- Sell unwanted items on a marketplace app.
- Improve your job skills, then leverage your new knowledge to ask for a raise. You can also work to improve your resume or interview skills.
- Research the “snowball” or “avalanche” debt-payment methods and commit to one.
- Set up automatic bill pay to avoid missed or late payments, which could hurt your credit score.
Plan for the future
- Shop for the best insurance for your needs, such as renters, homeowners, and auto.
- Start a rainy day fund for unexpected expenses — even if you start with a few dollars per month.
- Leverage the budgeting tools and savings goals in your Digital Banking app and begin tracking everything. Understanding where your money is going can help you make financial decisions moving forward.
Remember: Small steps today compound over time.
Financially coping: Surviving, not thriving
What does this mean: If you scored between 40-79, you are in the category of “Financially Coping.”
Maybe your spending is nearly the same as your income. Or perhaps you feel you’re making progress, but an unexpected expense can set you back.
While you’re on the right track, small changes to your behavior could completely change your relationship with money.
Steps to improve
If you haven’t mastered the tips in the “Vulnerable” category, that’s a great place to start. Then, you can take your financial wellness to the next level with these actionable steps:
- Pay credit cards off in full every month. This will boost your credit score and cut down on interest costs.
- Work toward a healthy emergency fund. Aim for a minimum of three to six months’ worth of living expenses. Then, start thinking about other longer-term savings goals.
- Read books about personal finance to improve your overall knowledge on saving, investing, and budgeting.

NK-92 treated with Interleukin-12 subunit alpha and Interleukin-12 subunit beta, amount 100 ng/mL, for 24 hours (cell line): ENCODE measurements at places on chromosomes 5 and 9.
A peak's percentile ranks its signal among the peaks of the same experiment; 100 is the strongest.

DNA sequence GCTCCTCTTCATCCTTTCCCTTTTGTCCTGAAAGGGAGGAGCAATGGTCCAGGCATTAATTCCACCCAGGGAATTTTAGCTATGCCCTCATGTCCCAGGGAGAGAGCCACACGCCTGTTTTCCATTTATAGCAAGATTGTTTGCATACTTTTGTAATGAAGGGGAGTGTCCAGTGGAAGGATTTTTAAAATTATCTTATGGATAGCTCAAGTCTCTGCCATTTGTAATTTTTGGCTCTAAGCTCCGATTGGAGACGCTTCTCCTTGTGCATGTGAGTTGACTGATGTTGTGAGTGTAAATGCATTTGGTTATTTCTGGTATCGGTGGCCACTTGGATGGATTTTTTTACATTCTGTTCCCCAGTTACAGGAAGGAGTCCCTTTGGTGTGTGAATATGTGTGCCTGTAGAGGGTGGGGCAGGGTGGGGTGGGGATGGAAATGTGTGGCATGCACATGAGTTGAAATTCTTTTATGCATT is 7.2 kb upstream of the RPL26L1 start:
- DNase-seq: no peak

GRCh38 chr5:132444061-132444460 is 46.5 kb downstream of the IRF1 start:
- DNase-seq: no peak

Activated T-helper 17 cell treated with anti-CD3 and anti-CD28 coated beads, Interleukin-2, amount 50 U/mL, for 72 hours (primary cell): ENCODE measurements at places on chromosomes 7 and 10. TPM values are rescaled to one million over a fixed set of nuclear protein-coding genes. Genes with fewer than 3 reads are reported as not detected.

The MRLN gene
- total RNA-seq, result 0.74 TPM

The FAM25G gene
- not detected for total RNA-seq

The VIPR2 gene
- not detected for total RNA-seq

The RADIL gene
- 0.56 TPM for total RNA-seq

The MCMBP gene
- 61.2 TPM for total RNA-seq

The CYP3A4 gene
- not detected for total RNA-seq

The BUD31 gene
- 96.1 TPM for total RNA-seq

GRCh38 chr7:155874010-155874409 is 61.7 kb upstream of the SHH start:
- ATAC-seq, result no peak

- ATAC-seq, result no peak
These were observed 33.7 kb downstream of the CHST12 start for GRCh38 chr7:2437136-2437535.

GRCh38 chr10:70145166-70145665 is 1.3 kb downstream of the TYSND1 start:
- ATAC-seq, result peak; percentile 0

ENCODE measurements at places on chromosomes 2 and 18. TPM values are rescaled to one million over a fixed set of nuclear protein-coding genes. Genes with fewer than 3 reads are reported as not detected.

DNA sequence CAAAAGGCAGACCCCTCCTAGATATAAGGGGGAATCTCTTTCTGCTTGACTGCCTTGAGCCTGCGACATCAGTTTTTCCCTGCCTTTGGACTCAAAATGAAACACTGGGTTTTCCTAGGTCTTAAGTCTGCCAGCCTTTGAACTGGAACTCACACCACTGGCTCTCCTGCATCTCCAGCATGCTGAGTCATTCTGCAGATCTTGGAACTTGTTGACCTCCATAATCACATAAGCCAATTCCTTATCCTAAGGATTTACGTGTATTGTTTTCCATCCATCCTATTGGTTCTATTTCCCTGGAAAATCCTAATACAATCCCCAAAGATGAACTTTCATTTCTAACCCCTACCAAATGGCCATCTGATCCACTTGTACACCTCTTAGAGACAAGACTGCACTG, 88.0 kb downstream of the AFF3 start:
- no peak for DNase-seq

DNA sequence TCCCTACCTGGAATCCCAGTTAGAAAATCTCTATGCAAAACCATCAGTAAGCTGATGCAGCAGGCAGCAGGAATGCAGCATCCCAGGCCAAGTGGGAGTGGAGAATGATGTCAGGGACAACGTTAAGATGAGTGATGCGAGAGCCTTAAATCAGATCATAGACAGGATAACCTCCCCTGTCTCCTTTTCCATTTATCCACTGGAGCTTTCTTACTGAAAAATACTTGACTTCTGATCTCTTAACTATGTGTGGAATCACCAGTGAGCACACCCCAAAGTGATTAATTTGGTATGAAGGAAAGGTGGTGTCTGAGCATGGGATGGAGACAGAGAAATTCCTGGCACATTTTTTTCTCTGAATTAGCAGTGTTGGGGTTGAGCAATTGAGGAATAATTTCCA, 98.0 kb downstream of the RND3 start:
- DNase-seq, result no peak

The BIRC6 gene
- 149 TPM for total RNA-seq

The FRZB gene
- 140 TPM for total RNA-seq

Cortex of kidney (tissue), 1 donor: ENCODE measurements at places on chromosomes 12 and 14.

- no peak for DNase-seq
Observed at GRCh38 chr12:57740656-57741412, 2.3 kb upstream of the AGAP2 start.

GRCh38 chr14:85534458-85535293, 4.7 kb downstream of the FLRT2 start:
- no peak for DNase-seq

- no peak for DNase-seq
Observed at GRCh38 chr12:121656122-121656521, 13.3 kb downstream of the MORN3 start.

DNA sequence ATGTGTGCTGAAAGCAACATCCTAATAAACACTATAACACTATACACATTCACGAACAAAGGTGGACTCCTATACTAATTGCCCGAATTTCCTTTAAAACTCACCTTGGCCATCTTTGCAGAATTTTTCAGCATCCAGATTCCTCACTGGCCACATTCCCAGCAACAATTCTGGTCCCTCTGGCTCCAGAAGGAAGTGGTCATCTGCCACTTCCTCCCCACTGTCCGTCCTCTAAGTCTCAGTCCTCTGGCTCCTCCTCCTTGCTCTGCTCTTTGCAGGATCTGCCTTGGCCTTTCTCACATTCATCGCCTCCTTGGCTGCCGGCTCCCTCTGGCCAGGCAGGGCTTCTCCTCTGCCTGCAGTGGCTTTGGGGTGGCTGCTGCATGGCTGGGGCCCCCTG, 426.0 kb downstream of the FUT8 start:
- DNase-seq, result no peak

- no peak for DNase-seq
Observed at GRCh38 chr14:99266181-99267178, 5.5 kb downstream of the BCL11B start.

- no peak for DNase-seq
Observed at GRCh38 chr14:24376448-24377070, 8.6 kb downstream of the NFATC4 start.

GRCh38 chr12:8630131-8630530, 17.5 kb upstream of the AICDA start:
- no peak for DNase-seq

- Plan for the long-term. If you don’t already have one, consider opening a retirement savings account, such as an individual retirement account (IRA) or a 401(k), if offered by your employer.
Do these steps, and you’ll be well on your way to better financial health.
Financially healthy: All-star status
What does this mean: If your score is between 80-100, then you are in the “Financially Healthy” category.
Congratulations! You likely have sufficient savings, a good credit score, and spend less than you make.
Steps to improve
Keep doing what you’re doing. You’ve been diligent about your financial health, and it shows.
If you want to confirm all the reasons why you’re on the right track, then check out the advice for the “Vulnerable” and “Coping” scores. Make sure you understand what you’ve done well, so you can continue to do it in the future.
No matter what your score was
Now that you know where you stand, you can take small steps to start or continue on your path to financial wellness.
Financial health comes about when your daily financial systems allow you to be resilient and pursue opportunities over time.